Ok. Very clear now, right? Actually, maybe you want to open that link in a new browser window so you can switch back and forth.
Let's start with the saves. Saves only count for your #1 and #2 relievers and only if they appear in the game. A CG by your starter means saves are irrelevant and 8 IP means that only your closer appears. Wichita had Isringhausen in the #3 spot all year. Nothing wrong with that, just that the saves he earned did nothing for Wichita this year.
Now, let's look at ER. It actually gets defined as ER per inning pitched. That's pretty straightforward (Ks are the same way). They just might show up in the formula kind of oddly.
How about # of relievers used in the formula. That should be pretty straightforward too if you look at the "Relievers used" column. Your 5th guy in the bullpen will be used in the scoring formula ONLY if your starter fails to make it to the 5th inning.
Now, IP. Obviously in most cases, your closers won't log a lot of IP in each game. And they won't appear in every game. But over a six-game span, your #1 guy should see 3.3 IP. (Look at the minimum IP column). That minimum IP figure goes up for each reliever needed in the game. So, probably starting with the #3 guy, the rest of your bullpen should be averaging more than 1 IP per appearance.
So here's where people got hurt by their bullpen in 2000.
Since the bullpen stats are not listed individually in the box scores, it's up to each owner to track themselves and see how the guys are currently doing.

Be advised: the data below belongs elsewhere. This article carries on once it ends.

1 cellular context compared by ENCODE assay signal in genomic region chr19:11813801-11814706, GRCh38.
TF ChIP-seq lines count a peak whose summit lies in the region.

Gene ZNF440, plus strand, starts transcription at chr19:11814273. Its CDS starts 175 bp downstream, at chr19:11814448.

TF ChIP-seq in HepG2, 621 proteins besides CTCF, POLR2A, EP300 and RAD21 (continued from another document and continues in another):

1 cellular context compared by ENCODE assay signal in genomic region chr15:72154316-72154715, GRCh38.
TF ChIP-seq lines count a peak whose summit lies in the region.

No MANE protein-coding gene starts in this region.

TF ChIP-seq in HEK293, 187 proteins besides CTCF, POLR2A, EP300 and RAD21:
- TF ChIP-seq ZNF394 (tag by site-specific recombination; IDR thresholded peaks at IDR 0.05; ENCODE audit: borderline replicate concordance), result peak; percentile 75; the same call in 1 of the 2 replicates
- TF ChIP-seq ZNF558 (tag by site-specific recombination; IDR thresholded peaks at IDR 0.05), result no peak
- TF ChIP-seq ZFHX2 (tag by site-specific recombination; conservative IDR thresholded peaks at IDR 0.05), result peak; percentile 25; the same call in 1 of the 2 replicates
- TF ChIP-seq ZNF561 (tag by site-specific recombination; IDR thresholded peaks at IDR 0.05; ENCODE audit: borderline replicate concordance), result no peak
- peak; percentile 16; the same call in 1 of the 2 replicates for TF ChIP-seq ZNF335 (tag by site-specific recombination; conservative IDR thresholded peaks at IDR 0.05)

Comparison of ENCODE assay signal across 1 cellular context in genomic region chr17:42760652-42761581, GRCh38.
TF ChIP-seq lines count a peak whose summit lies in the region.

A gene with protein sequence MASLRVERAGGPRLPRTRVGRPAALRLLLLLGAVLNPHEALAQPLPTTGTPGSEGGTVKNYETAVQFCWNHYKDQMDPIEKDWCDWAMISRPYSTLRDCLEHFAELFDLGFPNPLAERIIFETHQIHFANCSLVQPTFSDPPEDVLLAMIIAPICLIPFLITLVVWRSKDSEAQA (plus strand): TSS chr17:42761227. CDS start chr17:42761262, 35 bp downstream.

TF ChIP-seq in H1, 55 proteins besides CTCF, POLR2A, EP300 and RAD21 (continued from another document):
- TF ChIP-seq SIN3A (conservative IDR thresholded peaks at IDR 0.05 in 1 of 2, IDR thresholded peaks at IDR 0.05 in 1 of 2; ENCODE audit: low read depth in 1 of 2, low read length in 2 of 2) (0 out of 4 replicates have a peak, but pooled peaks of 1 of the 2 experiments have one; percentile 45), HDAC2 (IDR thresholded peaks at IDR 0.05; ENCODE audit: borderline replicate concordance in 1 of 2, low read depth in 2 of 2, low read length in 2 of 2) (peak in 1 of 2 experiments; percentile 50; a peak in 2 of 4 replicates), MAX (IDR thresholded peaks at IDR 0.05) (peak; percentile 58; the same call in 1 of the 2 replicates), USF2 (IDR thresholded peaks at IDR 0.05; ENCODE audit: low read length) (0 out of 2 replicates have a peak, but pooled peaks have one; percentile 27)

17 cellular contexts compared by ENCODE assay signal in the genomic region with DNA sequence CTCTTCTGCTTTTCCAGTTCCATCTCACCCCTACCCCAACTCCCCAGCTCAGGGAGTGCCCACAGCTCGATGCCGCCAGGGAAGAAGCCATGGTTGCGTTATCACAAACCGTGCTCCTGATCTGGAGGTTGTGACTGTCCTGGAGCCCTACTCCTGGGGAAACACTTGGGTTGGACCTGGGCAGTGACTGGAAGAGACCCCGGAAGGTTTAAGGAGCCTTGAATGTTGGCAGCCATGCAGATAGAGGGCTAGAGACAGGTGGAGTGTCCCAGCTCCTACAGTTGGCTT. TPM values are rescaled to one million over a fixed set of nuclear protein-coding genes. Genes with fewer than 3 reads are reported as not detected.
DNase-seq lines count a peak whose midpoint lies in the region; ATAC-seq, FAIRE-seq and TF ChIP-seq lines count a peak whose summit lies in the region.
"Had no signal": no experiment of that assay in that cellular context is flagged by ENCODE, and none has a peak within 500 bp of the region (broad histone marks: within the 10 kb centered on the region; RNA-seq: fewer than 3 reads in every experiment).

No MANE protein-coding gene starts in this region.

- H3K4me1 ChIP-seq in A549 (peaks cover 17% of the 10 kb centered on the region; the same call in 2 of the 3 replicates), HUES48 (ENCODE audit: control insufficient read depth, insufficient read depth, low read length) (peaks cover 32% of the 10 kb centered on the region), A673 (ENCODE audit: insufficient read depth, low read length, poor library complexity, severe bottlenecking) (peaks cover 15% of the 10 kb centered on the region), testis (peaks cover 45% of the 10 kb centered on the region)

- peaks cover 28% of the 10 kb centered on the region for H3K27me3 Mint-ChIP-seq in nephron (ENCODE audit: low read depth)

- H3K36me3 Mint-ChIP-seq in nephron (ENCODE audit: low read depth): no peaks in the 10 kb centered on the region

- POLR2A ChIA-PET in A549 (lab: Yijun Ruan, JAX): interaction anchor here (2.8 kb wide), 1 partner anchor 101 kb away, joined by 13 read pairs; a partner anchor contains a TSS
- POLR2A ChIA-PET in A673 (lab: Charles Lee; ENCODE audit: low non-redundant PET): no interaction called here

Addressing the "suck" factor shouldn't take any explaining. The other two really come down to minimum IP. Your relief staff might score pretty well in ER/IP determination. However, if they don't reach the minimum IP for that six-game stretch, the calculation is adjusted to add one ER for each IP (or portion thereof) that must be added to reach the minimum.
So if you need 3 relievers, and collectively they only pitched 7 innings in the previous six ML games, you're going to have 5 ER added to the ER/IP formula (4 takes you from 7 to 11, but remember the "portion" of an inning, so you get another run added for the 1/3 inning to reach 11.3).
That problem is compounded if you don't have all relief pitchers currently pitching. It's not generally a big deal if one guy doesn't really pitch. If your 2nd guy is out all week, the 3rd guy moves up to 2, and so on. But what if you need that 5th reliever spot? Or, in the case of some teams at times in 2000, what if you have only 2 or 3 relievers logging major league innings? This becomes a problem.
One other thought on the IP problem: take a look in the formula document at the designations of the relievers from "R1 = Closer" to "R5 = Mop up". These are general statements for guidance. Remember that R5 will only be used if your starter goes under 5 IP. Yes, in classic theory you'd save your R5 guy for times when you need a lot of IP. But if he's good enough in other areas you really might want to stick him higher in the order so that you make sure you hit your minimum IP in times when you use only 3 or 4 relievers. If you need 5, his innings are going to count anyway.
So you want to try to find two real-life closers for spots R1 and R2. The key to your bullpen, though, might be who you get to fill the R3 role. This is a guy who will move up to R2 if one of the top two are out, so saves are a bonus. But if he's a guy with a good ERA and generally pitches either a lot of games or gets a lot of IP when he does pitch...that's your guy.